The Criminal Trial

A criminal trial may be heard by a judge (in misdemeanors) or by a judge or jury (in felonies).  Trials before judges may take as little as a few hours; trials in front of juries my last as weeks or months.  A criminal trial is the logical end to a criminal charge in that the accused has an absolute right to a trial before being convicted of a criminal offense.  In most cases, a person has the right a criminal defense lawyer, whether privately employed by the defendant, or appointed by the court to represent the defendant if the person is deemed to be poor or indigent by the court.

Preparing for Trial


The North Carolina constitution says that everyone charged in the criminal system has the right to a jury trial. Jury trials take place in Superior Court. Some might be surprised to know that not all trials, in fact the majority, are not jury trials but rather "bench" trials that are presided over by a single judge.

95% of cases in the United States are resolved by plea rather than by trial. The Chetson Firm prefer to take cases to trial whenever possible and whenever appropriate. The reason that so many cases end in plea has to do with the facts and the risks. In partnership with your defense attorney, the facts of the case will be evaluated to determine the case strengths and weaknesses and how much risk is involved in allowing a judge or jury to make a final determination of your guilt or innocence. Sometimes an appeal of a misdemeanor conviction to Superior Court is advisable because a jury is required to deliver a unanimous verdict of guilt for a conviction, and if there are questionable facts to a case, that can work in your favor.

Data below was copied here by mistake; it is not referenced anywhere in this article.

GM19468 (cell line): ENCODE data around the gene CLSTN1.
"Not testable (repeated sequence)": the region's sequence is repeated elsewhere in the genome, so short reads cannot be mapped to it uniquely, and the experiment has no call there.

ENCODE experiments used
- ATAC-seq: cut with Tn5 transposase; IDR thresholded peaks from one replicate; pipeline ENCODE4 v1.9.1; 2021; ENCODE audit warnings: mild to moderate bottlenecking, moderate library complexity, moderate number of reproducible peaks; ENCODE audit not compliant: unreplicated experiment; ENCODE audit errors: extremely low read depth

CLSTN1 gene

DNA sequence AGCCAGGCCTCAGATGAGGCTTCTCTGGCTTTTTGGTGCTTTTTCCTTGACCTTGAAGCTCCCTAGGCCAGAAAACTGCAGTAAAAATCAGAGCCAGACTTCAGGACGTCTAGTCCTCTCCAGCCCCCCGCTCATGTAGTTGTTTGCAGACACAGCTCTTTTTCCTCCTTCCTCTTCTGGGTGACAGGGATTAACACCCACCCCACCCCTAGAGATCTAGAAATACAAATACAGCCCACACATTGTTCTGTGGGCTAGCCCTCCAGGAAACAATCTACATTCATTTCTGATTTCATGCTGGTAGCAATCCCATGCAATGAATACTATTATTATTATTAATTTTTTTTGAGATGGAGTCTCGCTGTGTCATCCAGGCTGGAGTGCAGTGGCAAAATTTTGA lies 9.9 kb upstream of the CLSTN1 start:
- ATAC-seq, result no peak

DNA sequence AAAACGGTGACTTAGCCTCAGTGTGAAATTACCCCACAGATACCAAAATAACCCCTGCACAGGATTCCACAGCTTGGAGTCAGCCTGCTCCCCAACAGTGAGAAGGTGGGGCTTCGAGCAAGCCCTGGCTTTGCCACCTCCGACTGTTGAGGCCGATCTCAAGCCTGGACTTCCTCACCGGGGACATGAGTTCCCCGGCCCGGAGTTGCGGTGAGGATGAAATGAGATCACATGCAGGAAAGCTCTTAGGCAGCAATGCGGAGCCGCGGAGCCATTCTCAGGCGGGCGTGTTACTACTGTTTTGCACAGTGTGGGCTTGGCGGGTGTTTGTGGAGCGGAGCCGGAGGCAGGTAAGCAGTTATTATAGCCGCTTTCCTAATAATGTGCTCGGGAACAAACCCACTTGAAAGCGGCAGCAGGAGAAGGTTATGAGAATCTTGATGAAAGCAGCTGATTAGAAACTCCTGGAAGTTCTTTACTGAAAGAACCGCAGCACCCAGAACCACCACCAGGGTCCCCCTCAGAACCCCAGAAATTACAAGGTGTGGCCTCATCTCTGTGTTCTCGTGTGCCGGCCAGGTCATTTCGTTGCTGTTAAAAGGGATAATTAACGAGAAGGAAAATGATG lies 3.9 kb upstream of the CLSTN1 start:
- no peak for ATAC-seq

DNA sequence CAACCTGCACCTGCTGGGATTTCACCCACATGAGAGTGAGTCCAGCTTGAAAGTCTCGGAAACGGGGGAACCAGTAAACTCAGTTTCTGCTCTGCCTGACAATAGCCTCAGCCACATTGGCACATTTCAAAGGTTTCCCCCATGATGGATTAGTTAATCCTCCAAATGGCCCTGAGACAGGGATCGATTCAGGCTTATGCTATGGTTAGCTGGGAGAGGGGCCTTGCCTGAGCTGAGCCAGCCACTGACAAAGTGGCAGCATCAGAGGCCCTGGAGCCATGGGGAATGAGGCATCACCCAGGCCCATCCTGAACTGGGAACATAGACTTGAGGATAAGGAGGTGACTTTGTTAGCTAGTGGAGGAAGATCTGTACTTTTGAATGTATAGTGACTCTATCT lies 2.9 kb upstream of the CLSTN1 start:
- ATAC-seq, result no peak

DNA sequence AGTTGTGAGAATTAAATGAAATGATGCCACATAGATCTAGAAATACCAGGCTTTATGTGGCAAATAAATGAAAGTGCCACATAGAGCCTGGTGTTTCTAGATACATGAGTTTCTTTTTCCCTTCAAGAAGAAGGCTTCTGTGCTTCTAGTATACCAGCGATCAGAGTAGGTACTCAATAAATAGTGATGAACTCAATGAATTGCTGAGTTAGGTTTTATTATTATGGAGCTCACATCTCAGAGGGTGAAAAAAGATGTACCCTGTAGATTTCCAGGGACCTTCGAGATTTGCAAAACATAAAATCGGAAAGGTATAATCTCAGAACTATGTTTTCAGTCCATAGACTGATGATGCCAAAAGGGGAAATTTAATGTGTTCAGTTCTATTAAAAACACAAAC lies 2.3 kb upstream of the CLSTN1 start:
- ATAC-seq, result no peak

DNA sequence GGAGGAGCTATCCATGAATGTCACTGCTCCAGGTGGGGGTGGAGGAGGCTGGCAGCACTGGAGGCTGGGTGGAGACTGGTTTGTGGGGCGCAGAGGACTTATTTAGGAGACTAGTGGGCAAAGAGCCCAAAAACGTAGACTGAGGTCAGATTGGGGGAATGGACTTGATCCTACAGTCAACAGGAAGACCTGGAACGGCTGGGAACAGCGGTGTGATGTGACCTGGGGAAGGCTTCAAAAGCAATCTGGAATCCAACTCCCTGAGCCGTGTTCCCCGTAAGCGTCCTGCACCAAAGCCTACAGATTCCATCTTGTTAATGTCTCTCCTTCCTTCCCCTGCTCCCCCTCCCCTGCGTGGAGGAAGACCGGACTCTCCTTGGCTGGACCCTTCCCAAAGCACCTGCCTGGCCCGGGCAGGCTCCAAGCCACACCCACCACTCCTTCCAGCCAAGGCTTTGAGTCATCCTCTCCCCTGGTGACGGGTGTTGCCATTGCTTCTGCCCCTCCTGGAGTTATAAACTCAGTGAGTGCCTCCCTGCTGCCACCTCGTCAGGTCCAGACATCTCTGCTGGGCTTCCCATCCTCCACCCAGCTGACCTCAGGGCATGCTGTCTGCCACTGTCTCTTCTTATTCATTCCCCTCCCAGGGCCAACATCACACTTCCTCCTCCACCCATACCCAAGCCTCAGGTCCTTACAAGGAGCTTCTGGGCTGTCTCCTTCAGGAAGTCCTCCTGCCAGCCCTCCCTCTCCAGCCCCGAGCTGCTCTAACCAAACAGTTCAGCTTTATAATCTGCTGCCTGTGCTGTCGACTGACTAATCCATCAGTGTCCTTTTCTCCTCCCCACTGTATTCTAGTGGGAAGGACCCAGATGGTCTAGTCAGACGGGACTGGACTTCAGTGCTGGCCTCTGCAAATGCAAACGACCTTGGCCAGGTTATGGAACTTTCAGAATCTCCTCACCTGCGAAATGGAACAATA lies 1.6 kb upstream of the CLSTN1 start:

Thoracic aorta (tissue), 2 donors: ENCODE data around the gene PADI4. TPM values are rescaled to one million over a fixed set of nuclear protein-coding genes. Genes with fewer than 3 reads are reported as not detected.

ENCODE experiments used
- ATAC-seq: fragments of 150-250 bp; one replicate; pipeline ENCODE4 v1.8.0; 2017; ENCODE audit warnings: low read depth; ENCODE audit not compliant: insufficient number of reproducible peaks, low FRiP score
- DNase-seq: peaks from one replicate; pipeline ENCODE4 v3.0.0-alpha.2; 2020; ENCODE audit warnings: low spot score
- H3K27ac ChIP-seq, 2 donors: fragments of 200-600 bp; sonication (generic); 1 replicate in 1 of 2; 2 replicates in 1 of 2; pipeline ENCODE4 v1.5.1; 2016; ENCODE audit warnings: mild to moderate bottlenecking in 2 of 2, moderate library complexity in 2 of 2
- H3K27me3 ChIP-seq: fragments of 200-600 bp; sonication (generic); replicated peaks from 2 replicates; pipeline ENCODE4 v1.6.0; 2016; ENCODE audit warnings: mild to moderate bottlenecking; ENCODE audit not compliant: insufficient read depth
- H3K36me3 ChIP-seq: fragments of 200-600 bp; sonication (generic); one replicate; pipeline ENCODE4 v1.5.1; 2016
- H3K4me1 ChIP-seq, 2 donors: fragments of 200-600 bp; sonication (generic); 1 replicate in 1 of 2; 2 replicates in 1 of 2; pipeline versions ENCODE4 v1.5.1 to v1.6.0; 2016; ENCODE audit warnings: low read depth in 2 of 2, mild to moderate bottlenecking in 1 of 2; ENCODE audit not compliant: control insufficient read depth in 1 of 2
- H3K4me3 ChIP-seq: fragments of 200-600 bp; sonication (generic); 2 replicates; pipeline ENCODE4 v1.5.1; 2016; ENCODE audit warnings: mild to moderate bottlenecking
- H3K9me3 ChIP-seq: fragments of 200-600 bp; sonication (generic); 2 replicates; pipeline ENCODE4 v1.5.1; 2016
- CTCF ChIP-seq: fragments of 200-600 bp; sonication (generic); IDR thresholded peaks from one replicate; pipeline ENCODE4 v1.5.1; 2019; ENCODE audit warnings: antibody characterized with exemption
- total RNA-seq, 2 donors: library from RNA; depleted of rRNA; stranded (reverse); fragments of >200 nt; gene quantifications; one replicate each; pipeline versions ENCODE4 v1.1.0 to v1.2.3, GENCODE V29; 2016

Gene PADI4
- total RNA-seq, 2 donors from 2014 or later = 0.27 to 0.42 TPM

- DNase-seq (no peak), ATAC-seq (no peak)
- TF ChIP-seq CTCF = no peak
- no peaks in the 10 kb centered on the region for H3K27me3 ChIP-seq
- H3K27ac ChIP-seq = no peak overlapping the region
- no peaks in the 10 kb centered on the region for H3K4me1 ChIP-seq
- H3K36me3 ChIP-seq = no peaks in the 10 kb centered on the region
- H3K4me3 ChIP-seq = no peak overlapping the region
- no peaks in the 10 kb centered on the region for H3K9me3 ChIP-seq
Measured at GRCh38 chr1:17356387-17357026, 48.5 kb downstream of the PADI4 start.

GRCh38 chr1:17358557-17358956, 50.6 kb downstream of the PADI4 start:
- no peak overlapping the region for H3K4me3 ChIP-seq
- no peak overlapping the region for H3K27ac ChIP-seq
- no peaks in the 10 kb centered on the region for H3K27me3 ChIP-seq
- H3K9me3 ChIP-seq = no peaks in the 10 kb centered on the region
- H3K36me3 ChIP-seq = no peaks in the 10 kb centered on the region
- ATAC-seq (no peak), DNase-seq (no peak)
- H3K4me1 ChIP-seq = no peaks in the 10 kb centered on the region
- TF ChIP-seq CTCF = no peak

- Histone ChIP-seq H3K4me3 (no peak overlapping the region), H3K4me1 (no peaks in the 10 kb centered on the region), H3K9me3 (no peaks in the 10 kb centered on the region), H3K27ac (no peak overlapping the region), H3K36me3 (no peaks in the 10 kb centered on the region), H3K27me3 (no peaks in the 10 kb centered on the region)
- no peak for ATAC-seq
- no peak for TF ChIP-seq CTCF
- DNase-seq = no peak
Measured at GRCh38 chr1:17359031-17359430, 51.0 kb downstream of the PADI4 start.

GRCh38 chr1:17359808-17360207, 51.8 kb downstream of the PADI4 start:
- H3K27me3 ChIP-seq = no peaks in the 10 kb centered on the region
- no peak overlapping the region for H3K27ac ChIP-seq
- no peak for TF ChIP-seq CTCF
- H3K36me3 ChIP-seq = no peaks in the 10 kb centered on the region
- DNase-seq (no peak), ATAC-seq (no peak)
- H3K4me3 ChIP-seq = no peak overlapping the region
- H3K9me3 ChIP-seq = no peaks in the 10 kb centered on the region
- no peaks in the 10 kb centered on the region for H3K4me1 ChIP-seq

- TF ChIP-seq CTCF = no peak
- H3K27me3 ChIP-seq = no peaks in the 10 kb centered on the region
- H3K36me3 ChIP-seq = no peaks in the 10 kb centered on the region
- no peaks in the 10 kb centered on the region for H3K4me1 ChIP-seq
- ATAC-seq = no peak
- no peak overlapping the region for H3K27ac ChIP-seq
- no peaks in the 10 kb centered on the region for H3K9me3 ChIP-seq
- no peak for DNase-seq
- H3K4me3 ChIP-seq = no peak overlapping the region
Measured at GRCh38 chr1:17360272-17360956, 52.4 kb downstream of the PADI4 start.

Misdemeanor cases are first tried in District Court in front of a judge who determines guilt or innocence.

Because of North Carolina's constitutional right to a jury trial, if you are convicted of a misdemeanor in District Court, you have a right to appeal your case to Superior Court to have a jury trial.

Felony cases can be resolved by plea or deferral agreement in District Court, but any and all felony trials will automatically be jury trials in Superior Court.

Jury trials are recorded and appeals from Superior Court are made to either the NC Court of Appeals or the NC Supreme Court.

Overall, trials in District Court are easier for a criminal attorney to prepare for and tend to also take less time from beginning to end. Superior Court trials are complex and time consuming. It is for this reason that many defense lawyers will quote both a District Court fee as well as a Superior Court fee in case a case cannot be resolved in the lower court.


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